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A Comparison of EU Immigration by Investment Options

Author: Harvey Law Group

The purpose of this article is to compare some of the most popular immigration by investment programs within the European Union (EU).


Migration for a better future has driven civilisations from the beginning of time.

Within the last 15 years, investment immigration programs have proliferated around the world, offering residence or citizenship in exchange for local investments modelled to fuel local economies.

These programs can also be used by investors as powerful financial planning and wealth management tools. Also, they are no longer reserved for the super high net worth individuals, which can be explained by a number of factors, notably a wider base of wealthy individuals worldwide, increased investment in education and family planning, climate change concerns, political turmoil, and more recently health security concerns.


Requests for immigration options to EU countries are in high demand, largely due to the quality of life that they inspire, as well as strong reputation for education and health care.

Freedom of movement and residence in the EU is the cornerstone of EU citizenship, which was established by the Treaty of Maastricht in 1992. EU citizens can establish themselves to live and work in other EU countries in search of a better future. Nowadays, it is common to meet Spanish students in Paris, French bankers in Frankfurt, or German retirees in the Algarve in Portugal, in search of better education, work opportunities, or higher standard of living. All of this is possible for one primary reason: the passport they hold.

The Schengen area (comprised of 27 countries2 that have abolished passport control at their mutual borders) guarantees free movement to over 400 million EU citizens and non-EU nationals legally present in EU, according to the State of Schengen report 2023. The European Council estimates that every day around 3.5 million people cross internal borders for work, study, visits to families and friends, and almost 1.7 million people reside in one Schengen country while working in another. Only 4 out of these 27 countries are not EU members (i.e. Iceland, Norway, Switzerland, and Liechtenstein).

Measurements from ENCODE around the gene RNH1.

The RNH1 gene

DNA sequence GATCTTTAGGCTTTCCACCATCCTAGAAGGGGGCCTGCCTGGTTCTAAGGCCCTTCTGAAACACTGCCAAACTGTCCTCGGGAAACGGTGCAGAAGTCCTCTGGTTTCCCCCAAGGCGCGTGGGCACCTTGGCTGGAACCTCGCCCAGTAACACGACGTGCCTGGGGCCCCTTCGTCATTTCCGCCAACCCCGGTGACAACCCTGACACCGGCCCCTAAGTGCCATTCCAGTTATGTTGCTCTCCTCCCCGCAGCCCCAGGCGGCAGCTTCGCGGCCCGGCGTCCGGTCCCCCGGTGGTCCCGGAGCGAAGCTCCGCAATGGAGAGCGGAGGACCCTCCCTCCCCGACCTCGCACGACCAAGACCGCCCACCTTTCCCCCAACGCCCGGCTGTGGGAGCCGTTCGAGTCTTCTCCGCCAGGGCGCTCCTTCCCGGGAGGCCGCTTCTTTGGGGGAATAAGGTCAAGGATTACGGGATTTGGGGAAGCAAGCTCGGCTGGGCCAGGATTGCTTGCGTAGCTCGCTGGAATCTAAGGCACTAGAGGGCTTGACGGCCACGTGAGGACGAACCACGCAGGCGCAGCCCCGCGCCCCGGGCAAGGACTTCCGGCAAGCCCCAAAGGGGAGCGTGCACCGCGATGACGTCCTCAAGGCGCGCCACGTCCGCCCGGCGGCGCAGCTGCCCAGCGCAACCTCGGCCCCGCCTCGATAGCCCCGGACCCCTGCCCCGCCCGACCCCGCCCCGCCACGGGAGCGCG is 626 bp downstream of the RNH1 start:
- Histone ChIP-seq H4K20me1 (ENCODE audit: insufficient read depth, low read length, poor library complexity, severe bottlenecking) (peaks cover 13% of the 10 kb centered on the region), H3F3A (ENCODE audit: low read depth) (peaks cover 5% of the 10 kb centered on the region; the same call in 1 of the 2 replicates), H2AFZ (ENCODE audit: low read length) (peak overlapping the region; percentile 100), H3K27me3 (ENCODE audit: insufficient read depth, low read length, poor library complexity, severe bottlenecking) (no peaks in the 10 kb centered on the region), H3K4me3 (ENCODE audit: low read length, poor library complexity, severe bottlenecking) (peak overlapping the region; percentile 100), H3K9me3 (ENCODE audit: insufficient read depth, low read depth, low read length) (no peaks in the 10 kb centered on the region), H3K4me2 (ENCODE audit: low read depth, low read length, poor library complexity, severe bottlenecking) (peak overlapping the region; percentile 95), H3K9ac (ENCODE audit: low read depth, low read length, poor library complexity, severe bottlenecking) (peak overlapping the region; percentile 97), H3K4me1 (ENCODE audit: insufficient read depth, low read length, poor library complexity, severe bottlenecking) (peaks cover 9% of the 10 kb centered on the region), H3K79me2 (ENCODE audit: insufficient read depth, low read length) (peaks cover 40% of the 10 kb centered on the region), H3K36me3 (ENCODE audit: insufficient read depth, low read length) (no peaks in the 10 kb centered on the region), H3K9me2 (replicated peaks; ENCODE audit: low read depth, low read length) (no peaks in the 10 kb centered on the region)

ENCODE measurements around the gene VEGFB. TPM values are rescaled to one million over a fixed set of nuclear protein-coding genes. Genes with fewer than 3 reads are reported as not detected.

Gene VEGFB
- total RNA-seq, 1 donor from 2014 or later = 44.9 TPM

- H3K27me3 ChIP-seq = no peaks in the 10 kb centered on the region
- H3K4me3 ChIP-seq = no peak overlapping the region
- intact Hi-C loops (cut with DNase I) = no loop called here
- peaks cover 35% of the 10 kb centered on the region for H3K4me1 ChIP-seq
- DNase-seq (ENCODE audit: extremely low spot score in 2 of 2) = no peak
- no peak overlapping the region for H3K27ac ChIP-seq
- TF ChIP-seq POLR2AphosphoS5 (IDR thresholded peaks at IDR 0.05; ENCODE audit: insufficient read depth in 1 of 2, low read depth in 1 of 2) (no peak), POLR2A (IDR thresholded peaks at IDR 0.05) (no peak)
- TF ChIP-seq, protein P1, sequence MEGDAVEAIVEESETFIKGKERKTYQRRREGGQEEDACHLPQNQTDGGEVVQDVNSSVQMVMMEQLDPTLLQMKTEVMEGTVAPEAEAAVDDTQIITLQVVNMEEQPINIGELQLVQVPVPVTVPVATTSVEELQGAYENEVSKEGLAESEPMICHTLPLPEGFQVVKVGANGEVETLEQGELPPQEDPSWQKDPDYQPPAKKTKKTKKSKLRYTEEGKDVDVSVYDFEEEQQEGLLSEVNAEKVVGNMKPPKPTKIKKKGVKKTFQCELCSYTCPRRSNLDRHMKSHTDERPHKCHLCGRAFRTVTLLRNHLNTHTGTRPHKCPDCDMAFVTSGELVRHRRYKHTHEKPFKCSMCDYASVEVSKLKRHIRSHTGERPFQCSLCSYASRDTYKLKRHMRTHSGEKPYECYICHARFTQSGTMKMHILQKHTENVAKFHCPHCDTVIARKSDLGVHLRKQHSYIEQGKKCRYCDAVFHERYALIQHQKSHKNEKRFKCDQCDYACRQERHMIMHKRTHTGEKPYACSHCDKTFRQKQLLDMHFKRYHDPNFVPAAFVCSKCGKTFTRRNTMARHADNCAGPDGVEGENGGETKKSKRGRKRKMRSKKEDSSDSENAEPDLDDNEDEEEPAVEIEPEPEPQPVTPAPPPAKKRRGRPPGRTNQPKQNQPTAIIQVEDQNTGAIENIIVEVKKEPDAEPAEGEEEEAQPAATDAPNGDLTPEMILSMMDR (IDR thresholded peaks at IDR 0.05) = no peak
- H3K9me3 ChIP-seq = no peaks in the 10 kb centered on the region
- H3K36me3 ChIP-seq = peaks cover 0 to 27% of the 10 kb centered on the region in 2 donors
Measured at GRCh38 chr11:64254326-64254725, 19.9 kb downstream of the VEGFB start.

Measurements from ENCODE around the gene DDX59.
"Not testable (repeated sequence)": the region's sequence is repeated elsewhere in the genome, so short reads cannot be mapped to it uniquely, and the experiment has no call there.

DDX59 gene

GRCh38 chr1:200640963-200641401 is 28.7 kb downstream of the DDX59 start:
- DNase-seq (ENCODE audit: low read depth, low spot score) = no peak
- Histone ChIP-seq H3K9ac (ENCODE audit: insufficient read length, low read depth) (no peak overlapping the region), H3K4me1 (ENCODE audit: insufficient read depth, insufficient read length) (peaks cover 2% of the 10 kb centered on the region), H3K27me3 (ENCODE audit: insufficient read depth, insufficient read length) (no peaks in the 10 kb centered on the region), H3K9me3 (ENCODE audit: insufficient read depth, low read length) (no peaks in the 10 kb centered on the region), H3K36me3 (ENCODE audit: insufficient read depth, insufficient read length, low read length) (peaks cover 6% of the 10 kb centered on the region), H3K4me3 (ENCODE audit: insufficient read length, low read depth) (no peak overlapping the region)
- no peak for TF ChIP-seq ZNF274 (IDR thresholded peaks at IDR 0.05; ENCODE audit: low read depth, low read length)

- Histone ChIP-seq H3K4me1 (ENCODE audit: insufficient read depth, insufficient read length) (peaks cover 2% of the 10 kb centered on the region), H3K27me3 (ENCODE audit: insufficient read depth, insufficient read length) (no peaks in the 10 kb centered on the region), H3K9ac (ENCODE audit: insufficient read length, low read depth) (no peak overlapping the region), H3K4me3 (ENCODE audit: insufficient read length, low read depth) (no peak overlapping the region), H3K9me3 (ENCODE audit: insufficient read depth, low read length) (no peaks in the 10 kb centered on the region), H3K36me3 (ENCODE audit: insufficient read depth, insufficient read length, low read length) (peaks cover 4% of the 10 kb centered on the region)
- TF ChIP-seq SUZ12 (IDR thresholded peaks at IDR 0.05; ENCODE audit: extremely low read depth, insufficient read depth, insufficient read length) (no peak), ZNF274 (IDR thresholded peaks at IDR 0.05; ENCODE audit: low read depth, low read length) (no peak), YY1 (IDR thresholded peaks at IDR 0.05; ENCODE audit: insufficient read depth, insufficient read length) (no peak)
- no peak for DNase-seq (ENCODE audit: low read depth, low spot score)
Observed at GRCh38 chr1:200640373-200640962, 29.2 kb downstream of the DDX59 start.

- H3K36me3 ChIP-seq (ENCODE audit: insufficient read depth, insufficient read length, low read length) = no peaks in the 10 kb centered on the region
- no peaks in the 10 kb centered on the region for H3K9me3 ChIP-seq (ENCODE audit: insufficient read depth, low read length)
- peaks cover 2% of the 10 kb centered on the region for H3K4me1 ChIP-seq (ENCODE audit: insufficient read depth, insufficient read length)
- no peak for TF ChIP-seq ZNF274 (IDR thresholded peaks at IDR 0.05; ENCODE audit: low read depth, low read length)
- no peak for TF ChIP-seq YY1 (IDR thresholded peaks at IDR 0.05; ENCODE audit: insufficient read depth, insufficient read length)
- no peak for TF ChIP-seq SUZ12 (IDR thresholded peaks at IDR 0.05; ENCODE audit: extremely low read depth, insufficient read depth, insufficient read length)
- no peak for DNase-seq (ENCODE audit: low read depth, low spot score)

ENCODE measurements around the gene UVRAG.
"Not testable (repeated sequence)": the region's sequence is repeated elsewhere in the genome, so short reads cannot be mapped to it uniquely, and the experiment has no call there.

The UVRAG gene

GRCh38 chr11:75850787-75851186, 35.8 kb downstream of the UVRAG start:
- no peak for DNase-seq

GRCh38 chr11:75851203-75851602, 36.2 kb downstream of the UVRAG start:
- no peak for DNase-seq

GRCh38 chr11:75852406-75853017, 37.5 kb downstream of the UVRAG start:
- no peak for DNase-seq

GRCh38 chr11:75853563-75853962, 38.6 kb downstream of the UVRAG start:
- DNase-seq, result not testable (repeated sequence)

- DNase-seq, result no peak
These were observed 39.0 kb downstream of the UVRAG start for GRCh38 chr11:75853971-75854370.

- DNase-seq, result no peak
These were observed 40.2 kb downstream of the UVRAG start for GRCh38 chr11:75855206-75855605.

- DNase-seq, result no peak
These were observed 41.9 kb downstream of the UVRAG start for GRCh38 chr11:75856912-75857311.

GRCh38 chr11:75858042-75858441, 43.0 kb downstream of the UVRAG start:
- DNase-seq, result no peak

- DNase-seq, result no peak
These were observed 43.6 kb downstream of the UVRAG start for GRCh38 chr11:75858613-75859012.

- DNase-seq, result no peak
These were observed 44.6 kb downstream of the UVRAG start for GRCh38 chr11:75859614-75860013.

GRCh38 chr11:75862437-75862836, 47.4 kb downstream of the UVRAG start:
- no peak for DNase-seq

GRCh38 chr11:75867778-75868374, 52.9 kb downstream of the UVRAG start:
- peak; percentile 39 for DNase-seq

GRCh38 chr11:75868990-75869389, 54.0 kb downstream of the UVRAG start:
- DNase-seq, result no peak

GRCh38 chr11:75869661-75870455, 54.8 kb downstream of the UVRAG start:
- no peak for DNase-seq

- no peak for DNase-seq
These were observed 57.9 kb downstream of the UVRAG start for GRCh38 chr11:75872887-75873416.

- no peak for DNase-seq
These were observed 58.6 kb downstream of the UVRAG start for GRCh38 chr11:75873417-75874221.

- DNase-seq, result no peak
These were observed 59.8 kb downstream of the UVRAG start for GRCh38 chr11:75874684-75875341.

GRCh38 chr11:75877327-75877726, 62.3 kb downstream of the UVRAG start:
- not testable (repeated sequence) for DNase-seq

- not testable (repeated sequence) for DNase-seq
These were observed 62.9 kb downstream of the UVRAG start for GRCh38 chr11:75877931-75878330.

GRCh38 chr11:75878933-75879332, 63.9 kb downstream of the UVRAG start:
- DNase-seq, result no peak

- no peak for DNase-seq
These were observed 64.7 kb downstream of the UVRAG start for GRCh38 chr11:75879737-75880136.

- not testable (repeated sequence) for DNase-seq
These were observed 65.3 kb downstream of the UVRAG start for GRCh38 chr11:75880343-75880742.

Distinction needs to be drawn between “residency” and “citizenship” programs (although residency programs can lead to citizenship in time). All but one EU immigration options available are for residency, though the duration of minimum physical residency required can drastically vary from one program to another.

1. EU countries: Austria; Belgium; Bulgaria; Croatia; Cyprus; the Czech Republic; Denmark; Estonia; Finland; France; Germany; Greece; Hungary; Ireland; Italy; Latvia; Lithuania; Luxembourg;   Malta; the Netherlands; Poland; Portugal; Romania; Slovakia; Slovenia; Spain; Sweden.
2. Schengen countries list: Austria; Belgium; Croatia; the Czech Republic; Denmark; Estonia; Finland; France; Germany; Greece; Hungary, Iceland; Italy; Latvia; Liechtenstein; Lithuania;     Luxembourg; Malta; the Netherlands; Norway; Poland; Portugal; Slovakia; Slovenia; Spain; Sweden and Switzerland.

As of today, Malta is the only EU Member State that still operates a Citizenship by Investment (CBI) program. This is however the subject of serious controversy, and its future is less than certain. We recall that on 29 September 2022, the European Commission referred Malta to the Court of Justice of the European Union for this[Commission refers MALTA to the Court of Justice (]. Malta CBI program offers citizenship against (i) real property purchase investment of at least EUR 700,000 (or annual lease of at least EUR 16,000) for at least 5 years; (ii) minimum government contribution of EUR 600,000 (or EUR 750,000 to accelerate the process from 3 years down to 1 year) and (iii) donation of at least EUR 10,000 to a local non-governmental organization (NGO).